Tiny beamsplitter could lead to super fast computing

Chuck Bednar for redOrbit.com – @BednarChuck

Engineers at the University of Utah have developed a system capable of dividing light waves into two separate channels of information, and their work could bring us one step closer to next-generation computers and mobile devices millions of times faster than current technology. Awesome!

Developed by a team led by Utah electrical and computer engineering associate professor Rajesh Menon and described in the journal Nature Photonics, the device is known as an ultracompact beamsplitter. It said to be the smallest unit of its kind created to date.

According to the engineers, this invention could lead to the production of silicon photonic chips that compute and transmit data using light rather than electrons. This would significantly up the speed and power of supercomputers and data center servers, and could ultimately find their way into home computers, smartphones, and tablets, enhancing a multitude of applications.

How the ultracompact beamsplitter works

The device, Menon explained to redOrbit via email, has one input and two outputs, with the two outputs corresponding to the two linear polarization states of light. The beamsplitter is designed to take one or both polarizations of light as an input, and then separate the two polarizations into the two outputs. Other devices have done this, but none have ever been this small.

Menon explained that they input light into their device one polarization at a time and measured the transmission efficiency into the correct output to verify that it performed as expected. This is comparable to separating two channels of communication (such as one video stream from PBS and another from Netflix), he added. Previously, this separation required a lot of time and power-consuming electronics, or the use of photonic devices too large to integrate onto a chip.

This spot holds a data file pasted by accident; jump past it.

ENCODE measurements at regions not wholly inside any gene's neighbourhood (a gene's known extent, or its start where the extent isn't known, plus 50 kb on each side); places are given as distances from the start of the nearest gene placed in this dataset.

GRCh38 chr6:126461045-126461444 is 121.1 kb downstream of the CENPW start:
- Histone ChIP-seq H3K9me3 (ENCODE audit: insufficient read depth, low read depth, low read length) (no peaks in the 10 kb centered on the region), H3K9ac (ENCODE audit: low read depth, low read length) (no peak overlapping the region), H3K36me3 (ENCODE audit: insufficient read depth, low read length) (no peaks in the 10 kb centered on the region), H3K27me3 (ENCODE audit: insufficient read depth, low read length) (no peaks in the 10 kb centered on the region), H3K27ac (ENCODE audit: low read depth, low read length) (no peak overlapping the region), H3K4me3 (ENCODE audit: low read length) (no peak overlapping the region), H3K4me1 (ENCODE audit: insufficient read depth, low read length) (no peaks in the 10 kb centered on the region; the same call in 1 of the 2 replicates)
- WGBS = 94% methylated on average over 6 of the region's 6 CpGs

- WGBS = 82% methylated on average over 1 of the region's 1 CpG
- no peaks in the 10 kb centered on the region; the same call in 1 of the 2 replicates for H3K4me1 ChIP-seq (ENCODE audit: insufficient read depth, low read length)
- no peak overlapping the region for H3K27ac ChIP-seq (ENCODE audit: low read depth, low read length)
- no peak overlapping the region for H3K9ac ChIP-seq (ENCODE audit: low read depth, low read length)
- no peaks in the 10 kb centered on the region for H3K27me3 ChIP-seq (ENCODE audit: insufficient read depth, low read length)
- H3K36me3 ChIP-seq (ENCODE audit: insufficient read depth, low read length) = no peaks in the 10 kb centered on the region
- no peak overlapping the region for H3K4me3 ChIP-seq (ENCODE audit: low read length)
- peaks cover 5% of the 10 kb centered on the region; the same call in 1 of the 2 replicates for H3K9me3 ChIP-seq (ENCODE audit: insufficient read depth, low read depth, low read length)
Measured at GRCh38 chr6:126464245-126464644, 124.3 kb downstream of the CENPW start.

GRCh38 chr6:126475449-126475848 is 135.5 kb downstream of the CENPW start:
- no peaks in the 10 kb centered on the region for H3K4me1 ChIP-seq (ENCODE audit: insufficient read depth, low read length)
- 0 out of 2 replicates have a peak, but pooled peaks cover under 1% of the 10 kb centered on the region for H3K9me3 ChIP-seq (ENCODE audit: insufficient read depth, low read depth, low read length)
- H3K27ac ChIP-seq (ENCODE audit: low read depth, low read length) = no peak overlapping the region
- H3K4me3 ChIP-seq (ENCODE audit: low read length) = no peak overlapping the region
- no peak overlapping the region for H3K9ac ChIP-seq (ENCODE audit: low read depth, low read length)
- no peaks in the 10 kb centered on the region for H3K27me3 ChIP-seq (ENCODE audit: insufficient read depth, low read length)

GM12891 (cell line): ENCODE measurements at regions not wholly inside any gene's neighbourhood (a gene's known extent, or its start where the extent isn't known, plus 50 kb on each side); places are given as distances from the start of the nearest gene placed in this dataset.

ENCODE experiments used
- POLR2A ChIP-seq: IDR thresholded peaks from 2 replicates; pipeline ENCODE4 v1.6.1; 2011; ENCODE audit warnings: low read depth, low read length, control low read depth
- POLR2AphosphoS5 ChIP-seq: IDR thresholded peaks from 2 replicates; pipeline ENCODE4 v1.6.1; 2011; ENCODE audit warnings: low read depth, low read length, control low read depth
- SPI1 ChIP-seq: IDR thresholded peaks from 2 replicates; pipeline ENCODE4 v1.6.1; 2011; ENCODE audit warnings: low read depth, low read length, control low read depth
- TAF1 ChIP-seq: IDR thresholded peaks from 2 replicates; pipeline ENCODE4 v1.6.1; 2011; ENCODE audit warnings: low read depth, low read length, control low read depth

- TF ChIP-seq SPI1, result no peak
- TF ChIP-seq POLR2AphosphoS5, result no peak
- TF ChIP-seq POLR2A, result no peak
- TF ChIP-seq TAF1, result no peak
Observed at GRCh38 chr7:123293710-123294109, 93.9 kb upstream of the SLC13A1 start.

“The main challenge for integrated photonics is that the wavelength of light is far larger than the equivalent wavelength of electrons,” the professor told redOrbit. “This is the main reason that devices fundamental to integrated electronics are significantly smaller than those used in integrated photonics. Furthermore, no one had come up with a way to design devices close to this limit for integrated photonics.”

“We solved this problem by first coming up with a new design algorithm and then experimentally verifying that our devices work as intended,” he added. “One crucial advantage of our method is that our fabrication process is completely compatible with the very mature processes already developed for silicon electronics. This means that we can exploit the vast existing manufacturing infra-structure to enable integrated photonics.”

The quest to create a library of ultracompact devices

In the big picture, Menon said, “our research has the potential to maintain Moore’s law for photonics. By enabling integrated photonics devices to be much smaller (in fact, close to their theoretical limits), we allow the integration of more devices in the same area (which increases functionality) and also enable the devices to communicate faster (since they are closer together; light has to travel shorter distances).”

Additionally, by making it possible to include a greater number of devices onto a single chip, their work makes it possible to reduce the cost per chip by exploiting the economies of scale, he told redOrbit. For consumers, this should translate into reduced power consumption and allow for faster communications and computing speeds, while also leading to a reduction in the CO2 emissions partially responsible for global climate change.

“Our vision is to create a library of ultracompact devices (including beamsplitters) that can then be all connected together in a variety of different ways to enable both optical computing and communications,” Menon said, adding that the next step is “to fabricate these in a standard process at a company, and then provide this library of devices to designers and hopefully, unleash their creativity. I believe that these devices will usher in unpredictable, but unbelievably exciting applications.”


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